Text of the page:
Route: The Mound - Rosehall
begins just north of the Mound, at a T-junction with the A9
, in a shallow cutting near sea level, and runs along the hill foot at the north edge of Strath Fleet. Level and lined by birch trees at first, it reaches open land – arable on the valley floor but steep crags above – and then rises gently to the village of Rogart.
Beyond Rogart the scenery becomes more varied: still arable land in places but elsewhere there are boulder-strewn and bracken-covered hillsides and patches of trees. The valley narrows, and three miles after Rogart there is almost no level land, but it soon opens out again a little. Beyond Acheilidh the farmland finally disappears and we run through open moor to the summit at about 150m. As soon as we start downhill there are fields and farmhouses again, and after a mile we run along the edge of a conifer plantation before entering Lairg, the main village of central Sutherland. The A839 forms the village’s Main Street and runs to a T-junction with the A836
at the lochside.
The loch here is a stretch of the River Shin which has been dammed for hydro-electricity, and makes for a pleasant scene. We multiplex with the A836 along the shore for about 0.3 miles; the A839 then resumes at another T-junction and crosses the loch – which by now is almost down to river width – on a concrete bridge. It turns left past a petrol station and some houses to leave the village, and soon turns away from the Shin to climb once again. At this point it becomes single track with passing places, having been double track all the way from the Mound.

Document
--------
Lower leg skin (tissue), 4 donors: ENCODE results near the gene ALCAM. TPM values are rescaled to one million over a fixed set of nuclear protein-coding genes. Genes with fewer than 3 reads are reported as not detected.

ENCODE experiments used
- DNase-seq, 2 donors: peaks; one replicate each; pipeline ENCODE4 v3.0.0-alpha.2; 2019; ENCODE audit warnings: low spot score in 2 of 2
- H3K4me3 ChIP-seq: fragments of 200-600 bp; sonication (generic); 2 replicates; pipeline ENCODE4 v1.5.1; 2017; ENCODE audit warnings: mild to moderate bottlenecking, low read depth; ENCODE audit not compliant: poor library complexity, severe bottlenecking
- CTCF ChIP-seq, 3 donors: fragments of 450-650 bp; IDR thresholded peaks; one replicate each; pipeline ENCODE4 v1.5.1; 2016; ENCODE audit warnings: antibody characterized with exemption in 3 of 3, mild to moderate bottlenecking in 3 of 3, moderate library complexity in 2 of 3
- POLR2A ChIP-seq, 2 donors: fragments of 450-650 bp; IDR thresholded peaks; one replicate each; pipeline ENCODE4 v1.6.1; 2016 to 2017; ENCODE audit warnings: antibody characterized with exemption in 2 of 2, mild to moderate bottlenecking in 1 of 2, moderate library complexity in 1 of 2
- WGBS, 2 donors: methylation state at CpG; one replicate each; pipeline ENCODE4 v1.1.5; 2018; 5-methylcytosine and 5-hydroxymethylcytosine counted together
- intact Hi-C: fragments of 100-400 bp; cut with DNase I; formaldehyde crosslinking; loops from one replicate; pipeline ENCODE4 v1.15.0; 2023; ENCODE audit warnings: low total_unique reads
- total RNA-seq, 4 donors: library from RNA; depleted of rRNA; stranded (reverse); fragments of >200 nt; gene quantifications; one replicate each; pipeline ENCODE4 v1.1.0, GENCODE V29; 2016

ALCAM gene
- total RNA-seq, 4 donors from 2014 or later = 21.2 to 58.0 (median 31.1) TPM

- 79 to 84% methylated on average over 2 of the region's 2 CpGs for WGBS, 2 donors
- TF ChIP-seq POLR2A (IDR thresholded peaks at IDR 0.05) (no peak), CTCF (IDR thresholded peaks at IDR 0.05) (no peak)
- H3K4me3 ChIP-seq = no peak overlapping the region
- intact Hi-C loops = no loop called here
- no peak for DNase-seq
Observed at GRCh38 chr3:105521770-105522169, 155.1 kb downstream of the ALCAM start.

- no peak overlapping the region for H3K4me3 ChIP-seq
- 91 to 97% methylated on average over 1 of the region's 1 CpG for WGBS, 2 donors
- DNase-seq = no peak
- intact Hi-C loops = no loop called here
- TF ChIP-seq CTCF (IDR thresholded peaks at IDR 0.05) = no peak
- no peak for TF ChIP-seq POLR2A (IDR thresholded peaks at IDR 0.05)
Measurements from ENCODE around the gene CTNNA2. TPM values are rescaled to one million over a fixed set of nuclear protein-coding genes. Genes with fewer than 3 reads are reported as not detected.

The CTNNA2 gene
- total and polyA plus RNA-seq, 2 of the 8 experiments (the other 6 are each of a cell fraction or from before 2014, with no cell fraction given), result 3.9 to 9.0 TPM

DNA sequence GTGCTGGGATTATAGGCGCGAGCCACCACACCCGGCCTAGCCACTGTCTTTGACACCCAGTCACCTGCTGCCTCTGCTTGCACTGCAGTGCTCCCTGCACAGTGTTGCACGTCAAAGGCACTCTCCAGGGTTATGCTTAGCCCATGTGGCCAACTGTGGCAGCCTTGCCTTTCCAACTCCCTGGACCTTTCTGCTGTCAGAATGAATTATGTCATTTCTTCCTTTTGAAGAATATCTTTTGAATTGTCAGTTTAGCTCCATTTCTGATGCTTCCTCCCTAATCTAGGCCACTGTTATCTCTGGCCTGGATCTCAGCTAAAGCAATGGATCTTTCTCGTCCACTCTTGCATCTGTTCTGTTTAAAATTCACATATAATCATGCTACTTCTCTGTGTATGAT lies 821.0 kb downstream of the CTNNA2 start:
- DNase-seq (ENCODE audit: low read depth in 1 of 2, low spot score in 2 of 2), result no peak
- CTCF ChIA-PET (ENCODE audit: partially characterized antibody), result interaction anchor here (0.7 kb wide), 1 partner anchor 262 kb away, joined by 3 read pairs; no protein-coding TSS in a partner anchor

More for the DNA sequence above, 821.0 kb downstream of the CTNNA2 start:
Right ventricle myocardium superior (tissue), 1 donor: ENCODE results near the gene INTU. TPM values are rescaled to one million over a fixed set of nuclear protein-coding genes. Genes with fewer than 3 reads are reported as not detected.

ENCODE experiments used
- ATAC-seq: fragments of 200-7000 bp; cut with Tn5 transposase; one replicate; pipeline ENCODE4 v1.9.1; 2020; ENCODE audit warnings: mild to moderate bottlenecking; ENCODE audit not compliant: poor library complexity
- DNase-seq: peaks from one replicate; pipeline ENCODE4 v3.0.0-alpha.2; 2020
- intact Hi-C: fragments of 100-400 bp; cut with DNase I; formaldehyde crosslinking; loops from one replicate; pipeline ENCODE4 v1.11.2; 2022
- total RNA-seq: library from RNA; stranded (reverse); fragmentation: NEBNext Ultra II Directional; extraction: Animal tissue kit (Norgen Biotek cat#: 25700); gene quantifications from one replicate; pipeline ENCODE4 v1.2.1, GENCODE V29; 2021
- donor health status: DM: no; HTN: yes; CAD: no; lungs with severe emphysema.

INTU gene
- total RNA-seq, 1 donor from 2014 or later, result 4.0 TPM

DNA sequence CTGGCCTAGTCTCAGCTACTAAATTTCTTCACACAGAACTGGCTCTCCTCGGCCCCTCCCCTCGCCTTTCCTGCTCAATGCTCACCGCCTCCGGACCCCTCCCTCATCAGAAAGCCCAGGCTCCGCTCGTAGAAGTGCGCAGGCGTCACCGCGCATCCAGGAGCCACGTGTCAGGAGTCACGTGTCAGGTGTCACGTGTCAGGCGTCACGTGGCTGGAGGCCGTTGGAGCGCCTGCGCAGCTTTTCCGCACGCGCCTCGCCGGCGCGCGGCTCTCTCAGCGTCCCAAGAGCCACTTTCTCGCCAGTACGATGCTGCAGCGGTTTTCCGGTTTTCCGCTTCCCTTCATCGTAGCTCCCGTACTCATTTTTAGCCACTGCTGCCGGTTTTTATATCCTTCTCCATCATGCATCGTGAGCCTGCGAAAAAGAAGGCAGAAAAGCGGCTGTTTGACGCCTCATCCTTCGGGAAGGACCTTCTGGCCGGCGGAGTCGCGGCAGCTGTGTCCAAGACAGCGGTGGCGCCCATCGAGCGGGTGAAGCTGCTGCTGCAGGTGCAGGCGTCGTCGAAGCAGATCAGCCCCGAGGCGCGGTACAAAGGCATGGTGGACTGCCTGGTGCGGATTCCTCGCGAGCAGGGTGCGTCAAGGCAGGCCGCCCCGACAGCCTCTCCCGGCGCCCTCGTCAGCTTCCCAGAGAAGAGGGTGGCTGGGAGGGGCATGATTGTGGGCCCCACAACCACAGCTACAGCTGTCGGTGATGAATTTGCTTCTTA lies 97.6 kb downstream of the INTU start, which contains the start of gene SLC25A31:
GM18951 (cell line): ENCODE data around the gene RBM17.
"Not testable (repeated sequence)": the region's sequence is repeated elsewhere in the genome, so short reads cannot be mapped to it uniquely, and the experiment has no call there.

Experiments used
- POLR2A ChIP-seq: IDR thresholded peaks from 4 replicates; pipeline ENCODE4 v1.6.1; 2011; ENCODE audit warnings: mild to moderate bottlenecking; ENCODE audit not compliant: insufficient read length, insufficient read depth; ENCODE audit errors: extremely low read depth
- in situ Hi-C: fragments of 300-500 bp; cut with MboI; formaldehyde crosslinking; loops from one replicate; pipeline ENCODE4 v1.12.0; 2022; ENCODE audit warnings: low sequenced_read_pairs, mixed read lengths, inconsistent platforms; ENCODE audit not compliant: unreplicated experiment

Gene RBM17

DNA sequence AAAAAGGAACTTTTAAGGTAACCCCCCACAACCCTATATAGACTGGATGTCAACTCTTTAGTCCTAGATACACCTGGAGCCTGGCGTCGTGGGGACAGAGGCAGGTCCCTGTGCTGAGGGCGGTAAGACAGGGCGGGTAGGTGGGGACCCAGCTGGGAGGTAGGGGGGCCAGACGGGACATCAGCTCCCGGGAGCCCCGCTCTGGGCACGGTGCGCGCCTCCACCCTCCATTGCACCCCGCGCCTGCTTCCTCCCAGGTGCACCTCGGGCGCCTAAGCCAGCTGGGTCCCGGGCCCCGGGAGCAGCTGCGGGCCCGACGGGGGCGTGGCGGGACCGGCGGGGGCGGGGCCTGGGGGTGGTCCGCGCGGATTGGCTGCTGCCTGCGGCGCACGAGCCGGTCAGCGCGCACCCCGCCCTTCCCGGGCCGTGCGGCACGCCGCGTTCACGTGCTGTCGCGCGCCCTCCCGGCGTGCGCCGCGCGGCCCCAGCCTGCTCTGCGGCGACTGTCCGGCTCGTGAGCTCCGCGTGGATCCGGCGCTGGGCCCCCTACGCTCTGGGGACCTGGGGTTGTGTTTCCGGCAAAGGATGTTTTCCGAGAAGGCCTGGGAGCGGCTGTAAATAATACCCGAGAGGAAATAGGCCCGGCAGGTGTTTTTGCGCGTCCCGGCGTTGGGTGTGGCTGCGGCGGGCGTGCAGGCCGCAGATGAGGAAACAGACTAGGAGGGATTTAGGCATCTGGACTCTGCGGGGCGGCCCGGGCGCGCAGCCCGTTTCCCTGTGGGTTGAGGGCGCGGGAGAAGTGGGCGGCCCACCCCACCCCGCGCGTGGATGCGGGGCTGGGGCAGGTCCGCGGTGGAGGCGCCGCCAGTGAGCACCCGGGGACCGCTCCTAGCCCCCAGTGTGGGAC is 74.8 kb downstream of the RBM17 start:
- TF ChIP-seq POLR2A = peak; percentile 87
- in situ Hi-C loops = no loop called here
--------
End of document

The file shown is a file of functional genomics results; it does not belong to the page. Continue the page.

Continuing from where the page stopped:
We pass through rough pasture, with a fine view of Ben Klibreck if you look north, and more forestry plantations. There are occasional glimpses of the mountains of Assynt ahead in the distance. We reach a height of 186m before dropping, still through forest, to meet the A837 at Rosehall.
Originally, the A839 only ran from the Mound west to Lairg; the road west to Rosehall was the B869. However, this situation did not last long and the A839 was extended west in the late 1920s.
Original Author(s): Dave Summers